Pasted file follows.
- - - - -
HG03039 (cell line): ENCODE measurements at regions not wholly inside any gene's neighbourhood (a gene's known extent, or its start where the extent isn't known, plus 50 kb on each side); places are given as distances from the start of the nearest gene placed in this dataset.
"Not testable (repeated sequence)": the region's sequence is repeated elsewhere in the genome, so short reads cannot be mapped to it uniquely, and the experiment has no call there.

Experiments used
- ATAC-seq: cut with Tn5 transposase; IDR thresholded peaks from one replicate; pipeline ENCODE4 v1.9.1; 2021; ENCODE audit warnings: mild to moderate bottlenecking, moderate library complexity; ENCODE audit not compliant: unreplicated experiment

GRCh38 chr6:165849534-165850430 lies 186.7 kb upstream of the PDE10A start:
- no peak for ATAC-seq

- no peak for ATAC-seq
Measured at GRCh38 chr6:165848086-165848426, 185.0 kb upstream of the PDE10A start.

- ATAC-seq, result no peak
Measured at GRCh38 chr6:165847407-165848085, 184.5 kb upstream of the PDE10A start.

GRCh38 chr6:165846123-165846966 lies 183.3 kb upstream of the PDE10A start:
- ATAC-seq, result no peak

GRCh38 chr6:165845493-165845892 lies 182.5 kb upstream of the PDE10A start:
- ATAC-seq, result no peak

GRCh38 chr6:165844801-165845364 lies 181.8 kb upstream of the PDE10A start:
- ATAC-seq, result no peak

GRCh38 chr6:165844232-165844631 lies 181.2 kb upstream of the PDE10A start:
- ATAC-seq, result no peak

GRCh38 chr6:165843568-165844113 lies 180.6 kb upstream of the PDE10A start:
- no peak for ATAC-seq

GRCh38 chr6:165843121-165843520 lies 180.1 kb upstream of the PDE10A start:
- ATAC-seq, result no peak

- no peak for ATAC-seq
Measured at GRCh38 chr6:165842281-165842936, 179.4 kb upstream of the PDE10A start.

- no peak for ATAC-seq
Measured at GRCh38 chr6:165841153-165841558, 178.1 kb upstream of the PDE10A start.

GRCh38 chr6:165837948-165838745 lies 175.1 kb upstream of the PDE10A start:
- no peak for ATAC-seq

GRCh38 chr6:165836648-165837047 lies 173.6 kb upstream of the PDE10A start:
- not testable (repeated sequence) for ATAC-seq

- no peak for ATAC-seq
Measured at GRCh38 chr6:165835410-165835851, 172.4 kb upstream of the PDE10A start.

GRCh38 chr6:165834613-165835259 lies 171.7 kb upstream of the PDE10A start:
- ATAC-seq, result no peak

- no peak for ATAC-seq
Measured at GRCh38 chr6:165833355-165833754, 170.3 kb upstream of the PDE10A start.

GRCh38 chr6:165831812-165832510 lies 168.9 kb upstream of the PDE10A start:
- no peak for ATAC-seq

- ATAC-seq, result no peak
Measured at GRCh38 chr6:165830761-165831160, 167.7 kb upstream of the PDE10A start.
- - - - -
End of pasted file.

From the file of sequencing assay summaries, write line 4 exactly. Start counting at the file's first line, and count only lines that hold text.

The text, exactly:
- ATAC-seq: cut with Tn5 transposase; IDR thresholded peaks from one replicate; pipeline ENCODE4 v1.9.1; 2021; ENCODE audit warnings: mild to moderate bottlenecking, moderate library complexity; ENCODE audit not compliant: unreplicated experiment